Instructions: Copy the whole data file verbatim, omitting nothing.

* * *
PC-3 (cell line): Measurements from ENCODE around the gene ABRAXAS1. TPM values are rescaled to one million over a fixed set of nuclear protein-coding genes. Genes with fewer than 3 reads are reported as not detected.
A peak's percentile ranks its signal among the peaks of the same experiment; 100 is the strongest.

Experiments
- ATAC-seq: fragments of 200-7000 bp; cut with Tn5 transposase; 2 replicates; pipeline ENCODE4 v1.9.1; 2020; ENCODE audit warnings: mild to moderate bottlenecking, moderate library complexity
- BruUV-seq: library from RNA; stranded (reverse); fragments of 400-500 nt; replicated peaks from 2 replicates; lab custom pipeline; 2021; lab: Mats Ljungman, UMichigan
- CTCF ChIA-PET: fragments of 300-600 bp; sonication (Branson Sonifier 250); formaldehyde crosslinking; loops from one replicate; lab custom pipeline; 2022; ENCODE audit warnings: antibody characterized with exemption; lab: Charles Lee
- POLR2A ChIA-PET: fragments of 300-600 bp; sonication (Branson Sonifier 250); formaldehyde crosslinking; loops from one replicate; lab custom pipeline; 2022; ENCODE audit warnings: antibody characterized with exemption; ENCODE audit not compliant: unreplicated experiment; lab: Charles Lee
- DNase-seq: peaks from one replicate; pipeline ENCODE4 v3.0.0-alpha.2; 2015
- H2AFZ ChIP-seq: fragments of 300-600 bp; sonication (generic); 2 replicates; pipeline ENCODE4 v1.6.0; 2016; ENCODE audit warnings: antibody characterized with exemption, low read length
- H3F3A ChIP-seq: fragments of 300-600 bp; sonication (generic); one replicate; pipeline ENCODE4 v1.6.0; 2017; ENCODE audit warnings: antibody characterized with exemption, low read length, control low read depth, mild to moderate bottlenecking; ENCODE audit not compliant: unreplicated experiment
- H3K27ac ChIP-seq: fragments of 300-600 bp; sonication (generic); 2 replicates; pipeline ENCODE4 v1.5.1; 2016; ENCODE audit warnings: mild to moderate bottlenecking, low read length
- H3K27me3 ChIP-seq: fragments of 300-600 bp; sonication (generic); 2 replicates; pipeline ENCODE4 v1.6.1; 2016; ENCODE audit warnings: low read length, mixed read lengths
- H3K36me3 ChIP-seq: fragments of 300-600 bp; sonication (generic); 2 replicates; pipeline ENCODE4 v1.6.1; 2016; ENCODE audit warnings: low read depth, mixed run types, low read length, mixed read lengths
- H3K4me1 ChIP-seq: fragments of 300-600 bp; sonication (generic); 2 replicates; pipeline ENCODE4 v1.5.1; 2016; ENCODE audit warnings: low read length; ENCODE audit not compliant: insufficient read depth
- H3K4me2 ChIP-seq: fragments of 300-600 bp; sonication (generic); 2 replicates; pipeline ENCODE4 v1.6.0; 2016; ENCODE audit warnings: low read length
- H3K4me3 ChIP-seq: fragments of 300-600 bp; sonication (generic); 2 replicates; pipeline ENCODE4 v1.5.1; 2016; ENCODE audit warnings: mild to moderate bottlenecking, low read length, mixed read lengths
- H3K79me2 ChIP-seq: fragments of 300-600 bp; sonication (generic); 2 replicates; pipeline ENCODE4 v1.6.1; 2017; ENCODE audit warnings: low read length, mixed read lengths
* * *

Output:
PC-3 (cell line): Measurements from ENCODE around the gene ABRAXAS1. TPM values are rescaled to one million over a fixed set of nuclear protein-coding genes. Genes with fewer than 3 reads are reported as not detected.
A peak's percentile ranks its signal among the peaks of the same experiment; 100 is the strongest.

Experiments
- ATAC-seq: fragments of 200-7000 bp; cut with Tn5 transposase; 2 replicates; pipeline ENCODE4 v1.9.1; 2020; ENCODE audit warnings: mild to moderate bottlenecking, moderate library complexity
- BruUV-seq: library from RNA; stranded (reverse); fragments of 400-500 nt; replicated peaks from 2 replicates; lab custom pipeline; 2021; lab: Mats Ljungman, UMichigan
- CTCF ChIA-PET: fragments of 300-600 bp; sonication (Branson Sonifier 250); formaldehyde crosslinking; loops from one replicate; lab custom pipeline; 2022; ENCODE audit warnings: antibody characterized with exemption; lab: Charles Lee
- POLR2A ChIA-PET: fragments of 300-600 bp; sonication (Branson Sonifier 250); formaldehyde crosslinking; loops from one replicate; lab custom pipeline; 2022; ENCODE audit warnings: antibody characterized with exemption; ENCODE audit not compliant: unreplicated experiment; lab: Charles Lee
- DNase-seq: peaks from one replicate; pipeline ENCODE4 v3.0.0-alpha.2; 2015
- H2AFZ ChIP-seq: fragments of 300-600 bp; sonication (generic); 2 replicates; pipeline ENCODE4 v1.6.0; 2016; ENCODE audit warnings: antibody characterized with exemption, low read length
- H3F3A ChIP-seq: fragments of 300-600 bp; sonication (generic); one replicate; pipeline ENCODE4 v1.6.0; 2017; ENCODE audit warnings: antibody characterized with exemption, low read length, control low read depth, mild to moderate bottlenecking; ENCODE audit not compliant: unreplicated experiment
- H3K27ac ChIP-seq: fragments of 300-600 bp; sonication (generic); 2 replicates; pipeline ENCODE4 v1.5.1; 2016; ENCODE audit warnings: mild to moderate bottlenecking, low read length
- H3K27me3 ChIP-seq: fragments of 300-600 bp; sonication (generic); 2 replicates; pipeline ENCODE4 v1.6.1; 2016; ENCODE audit warnings: low read length, mixed read lengths
- H3K36me3 ChIP-seq: fragments of 300-600 bp; sonication (generic); 2 replicates; pipeline ENCODE4 v1.6.1; 2016; ENCODE audit warnings: low read depth, mixed run types, low read length, mixed read lengths
- H3K4me1 ChIP-seq: fragments of 300-600 bp; sonication (generic); 2 replicates; pipeline ENCODE4 v1.5.1; 2016; ENCODE audit warnings: low read length; ENCODE audit not compliant: insufficient read depth
- H3K4me2 ChIP-seq: fragments of 300-600 bp; sonication (generic); 2 replicates; pipeline ENCODE4 v1.6.0; 2016; ENCODE audit warnings: low read length
- H3K4me3 ChIP-seq: fragments of 300-600 bp; sonication (generic); 2 replicates; pipeline ENCODE4 v1.5.1; 2016; ENCODE audit warnings: mild to moderate bottlenecking, low read length, mixed read lengths
- H3K79me2 ChIP-seq: fragments of 300-600 bp; sonication (generic); 2 replicates; pipeline ENCODE4 v1.6.1; 2017; ENCODE audit warnings: low read length, mixed read lengths